The Original Dixieland Jazz Band (ODJB) was a Dixieland Jazz band composed of white musicians in the early 1900s. Founded by Nick La Rocca in 1916, the group played their version of the New Orleans-style jazz made by black combos, such as those led by Freddie Keppard and Joe “King” Oliver. The five young white players were amateurs who hailed from New Orleans and frequented jazz clubs for many years. (La Rocca himself had played in more than a dozen groups prior to starting ODJB.)
The group got their first big gig in Chicago, and soon caught the attention of record producers eager to capture the sound of New Orleans jazz on record for the first time (although there is still contention over the origins of the first recorded jazz song). In 1917, the band recorded the supposed “first piece of jazz music,” entering the history books with a “lively novelty piece” called the Livery Stable Blues.
After their initial recording for the Victor Company, the ODJB recorded for Columbia Records and Aeolian-Vocalion in 1917, while enjoying continued popularity in New York. After losing and replacing some band members after the First World War, he band broke up in the late 1920s, and its originators drifted apart.
In 1936, the musicians played a reunion performance on network radio. Victor invited them back into the recording studio, and over the next two years the band recorded 25 sides for Victor as “The Original Dixieland Five.” The group toured briefly before disbanding again.
In conjunction with the theme of economic rights, historians such as Joel Dinerstein of Tulane University in New Orleans have analyzed how ODJB was advertised. According to Dinerstein, as mentioned in the episode, “it was advertised with black caricatures sort of in the minstrel tradition” in order to portray the fact that it was “black” music performed by white musicians. “You go to the record store, you see the name Original, and there’s a claim to authenticity, in effect overshadowing and obscuring the true to life dynamics of a city like New Orleans, where the music did originate in Storyville and the red light district — broadly speaking: in the black neighborhoods of New Orleans.”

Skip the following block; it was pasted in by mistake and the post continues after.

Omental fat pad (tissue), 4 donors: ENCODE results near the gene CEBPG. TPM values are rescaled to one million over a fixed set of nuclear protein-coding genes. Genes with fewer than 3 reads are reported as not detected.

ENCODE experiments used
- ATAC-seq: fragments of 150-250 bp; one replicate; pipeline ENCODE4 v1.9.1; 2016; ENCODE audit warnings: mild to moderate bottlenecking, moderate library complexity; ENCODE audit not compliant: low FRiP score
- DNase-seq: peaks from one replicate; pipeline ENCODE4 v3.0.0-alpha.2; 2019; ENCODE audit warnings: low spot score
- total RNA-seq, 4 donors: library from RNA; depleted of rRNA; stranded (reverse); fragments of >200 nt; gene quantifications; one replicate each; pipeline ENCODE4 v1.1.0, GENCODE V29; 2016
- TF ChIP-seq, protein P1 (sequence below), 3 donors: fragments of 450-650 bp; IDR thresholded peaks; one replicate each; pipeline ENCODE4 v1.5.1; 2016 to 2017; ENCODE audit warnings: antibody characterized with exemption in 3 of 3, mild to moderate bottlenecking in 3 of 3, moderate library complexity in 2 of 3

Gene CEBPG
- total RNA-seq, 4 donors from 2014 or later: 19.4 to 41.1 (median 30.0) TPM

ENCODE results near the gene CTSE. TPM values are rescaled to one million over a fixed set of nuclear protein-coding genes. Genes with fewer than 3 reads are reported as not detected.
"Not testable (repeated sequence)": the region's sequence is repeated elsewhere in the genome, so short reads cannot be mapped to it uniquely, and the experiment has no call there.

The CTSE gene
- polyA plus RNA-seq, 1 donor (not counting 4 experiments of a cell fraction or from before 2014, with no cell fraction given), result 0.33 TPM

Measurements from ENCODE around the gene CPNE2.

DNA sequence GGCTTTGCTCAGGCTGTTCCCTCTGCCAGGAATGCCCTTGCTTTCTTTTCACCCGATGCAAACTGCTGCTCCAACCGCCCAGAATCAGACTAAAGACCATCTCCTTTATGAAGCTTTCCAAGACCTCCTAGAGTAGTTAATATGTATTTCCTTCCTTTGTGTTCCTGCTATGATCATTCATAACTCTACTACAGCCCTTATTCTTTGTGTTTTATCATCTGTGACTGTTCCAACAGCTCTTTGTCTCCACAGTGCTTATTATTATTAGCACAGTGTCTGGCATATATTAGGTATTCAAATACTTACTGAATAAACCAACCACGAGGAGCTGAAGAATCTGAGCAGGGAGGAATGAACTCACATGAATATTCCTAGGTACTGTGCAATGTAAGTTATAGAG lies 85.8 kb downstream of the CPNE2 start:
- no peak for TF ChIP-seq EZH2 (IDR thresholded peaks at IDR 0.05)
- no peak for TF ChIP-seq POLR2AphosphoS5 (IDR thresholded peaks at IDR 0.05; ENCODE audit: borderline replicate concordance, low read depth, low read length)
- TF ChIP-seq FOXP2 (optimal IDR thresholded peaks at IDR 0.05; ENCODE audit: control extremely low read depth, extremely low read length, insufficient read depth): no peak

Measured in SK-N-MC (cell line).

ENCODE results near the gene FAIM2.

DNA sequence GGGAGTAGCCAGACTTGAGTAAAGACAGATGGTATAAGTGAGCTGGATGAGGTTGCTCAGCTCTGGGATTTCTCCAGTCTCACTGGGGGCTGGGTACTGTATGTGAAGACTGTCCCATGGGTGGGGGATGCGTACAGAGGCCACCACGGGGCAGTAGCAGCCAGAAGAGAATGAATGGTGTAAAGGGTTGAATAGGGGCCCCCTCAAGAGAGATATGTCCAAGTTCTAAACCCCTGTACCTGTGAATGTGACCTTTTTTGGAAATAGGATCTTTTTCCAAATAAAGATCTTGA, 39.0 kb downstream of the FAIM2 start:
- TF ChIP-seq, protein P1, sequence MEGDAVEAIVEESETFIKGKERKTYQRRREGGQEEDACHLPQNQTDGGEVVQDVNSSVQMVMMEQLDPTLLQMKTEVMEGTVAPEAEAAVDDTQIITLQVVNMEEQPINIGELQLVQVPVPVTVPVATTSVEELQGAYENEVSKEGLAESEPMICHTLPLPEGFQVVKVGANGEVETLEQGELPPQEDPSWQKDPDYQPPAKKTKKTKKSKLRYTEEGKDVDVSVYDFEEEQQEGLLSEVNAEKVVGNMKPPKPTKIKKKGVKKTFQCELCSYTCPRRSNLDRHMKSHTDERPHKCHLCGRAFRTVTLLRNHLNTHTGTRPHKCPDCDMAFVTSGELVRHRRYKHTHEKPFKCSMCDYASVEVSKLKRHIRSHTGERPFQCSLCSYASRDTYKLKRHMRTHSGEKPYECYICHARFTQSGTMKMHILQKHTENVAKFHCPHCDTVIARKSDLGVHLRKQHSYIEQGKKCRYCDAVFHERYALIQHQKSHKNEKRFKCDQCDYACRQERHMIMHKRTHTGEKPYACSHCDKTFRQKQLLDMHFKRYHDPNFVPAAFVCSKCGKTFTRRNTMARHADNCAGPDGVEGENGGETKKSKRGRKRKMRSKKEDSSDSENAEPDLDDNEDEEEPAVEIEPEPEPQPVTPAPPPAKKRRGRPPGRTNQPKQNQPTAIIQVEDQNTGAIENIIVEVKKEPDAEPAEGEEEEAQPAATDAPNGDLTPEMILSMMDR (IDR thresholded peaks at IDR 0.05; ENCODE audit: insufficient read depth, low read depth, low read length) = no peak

As Alana Bridgewater narrates in the second episode of The Journey to Jazz and Human Rights, music made popular in nightclubs and ballrooms by African-American musicians became a big business, but only when that music was sanitized for a white audience, with white players. “That’s where the money was. The Original Dixieland Jazz Band is pure show-business.”
Livery Stable Blues (1917)
Livery Stable Blues, recorded in 1917, was a watered-down version of New Orleans jazz, featuring the musicians doing imitations of barnyard animals, putting the sound of jazz in the homes of many Americans who otherwise would not have heard it. The song marked the beginning of the growing explosion of interest in jazz.
The popularity of this record created great interest in jazz around the country, paving the way for many artists (many of whom were African-American), to make additional records and to continue the development of jazz in New Orleans, Chicago and New York.
Thom Holmes. American Popular Music: Jazz. Facts on File, Inc. (New York, 2006)